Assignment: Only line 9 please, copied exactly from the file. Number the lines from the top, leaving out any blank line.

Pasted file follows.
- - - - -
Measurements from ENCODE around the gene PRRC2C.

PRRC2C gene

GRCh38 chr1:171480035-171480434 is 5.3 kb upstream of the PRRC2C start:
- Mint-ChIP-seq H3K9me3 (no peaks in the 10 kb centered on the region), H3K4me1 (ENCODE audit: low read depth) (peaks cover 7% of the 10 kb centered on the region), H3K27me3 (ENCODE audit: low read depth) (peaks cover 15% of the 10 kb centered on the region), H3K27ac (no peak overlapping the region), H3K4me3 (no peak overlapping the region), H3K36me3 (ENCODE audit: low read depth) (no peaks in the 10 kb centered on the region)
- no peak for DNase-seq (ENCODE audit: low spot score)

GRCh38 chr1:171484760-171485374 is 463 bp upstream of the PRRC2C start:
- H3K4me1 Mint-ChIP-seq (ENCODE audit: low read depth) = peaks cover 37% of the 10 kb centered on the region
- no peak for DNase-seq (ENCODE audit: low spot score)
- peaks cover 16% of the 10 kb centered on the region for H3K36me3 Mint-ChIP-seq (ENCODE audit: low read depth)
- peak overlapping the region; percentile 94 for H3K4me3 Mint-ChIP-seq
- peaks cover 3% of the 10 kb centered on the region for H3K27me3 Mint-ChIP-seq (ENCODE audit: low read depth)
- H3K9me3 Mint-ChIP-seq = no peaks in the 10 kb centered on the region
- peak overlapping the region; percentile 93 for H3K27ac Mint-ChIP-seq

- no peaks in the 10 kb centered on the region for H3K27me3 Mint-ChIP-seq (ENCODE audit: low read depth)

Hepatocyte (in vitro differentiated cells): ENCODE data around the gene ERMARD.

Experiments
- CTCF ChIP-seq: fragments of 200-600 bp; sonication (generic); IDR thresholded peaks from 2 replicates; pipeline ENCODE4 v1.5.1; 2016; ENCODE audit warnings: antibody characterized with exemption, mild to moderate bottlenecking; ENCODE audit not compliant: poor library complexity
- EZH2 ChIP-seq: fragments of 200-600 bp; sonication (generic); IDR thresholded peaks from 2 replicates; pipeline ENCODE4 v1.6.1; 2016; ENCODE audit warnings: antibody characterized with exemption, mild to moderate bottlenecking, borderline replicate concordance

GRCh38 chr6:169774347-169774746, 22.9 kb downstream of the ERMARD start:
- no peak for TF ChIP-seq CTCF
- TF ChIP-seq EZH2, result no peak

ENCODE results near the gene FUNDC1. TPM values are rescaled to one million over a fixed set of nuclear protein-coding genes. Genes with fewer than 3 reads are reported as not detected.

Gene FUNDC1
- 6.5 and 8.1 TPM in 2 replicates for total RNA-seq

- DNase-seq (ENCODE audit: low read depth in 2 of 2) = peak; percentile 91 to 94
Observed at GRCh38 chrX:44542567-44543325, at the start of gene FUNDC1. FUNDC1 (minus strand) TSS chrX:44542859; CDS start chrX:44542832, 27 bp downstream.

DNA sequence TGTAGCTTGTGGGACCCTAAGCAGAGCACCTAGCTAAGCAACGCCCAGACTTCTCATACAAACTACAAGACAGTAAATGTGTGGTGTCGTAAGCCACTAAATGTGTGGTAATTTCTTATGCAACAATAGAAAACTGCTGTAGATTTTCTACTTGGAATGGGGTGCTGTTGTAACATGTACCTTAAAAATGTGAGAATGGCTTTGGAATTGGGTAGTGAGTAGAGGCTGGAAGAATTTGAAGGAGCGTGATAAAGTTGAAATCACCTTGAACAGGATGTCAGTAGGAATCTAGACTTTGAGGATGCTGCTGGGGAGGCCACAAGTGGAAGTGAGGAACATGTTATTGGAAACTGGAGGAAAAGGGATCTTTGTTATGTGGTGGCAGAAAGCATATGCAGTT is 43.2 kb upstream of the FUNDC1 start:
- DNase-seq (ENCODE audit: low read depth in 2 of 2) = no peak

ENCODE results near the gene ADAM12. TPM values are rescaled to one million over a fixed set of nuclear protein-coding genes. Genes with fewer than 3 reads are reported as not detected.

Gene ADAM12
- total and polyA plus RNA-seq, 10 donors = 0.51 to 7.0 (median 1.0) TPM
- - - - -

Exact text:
- peaks cover 16% of the 10 kb centered on the region for H3K36me3 Mint-ChIP-seq (ENCODE audit: low read depth)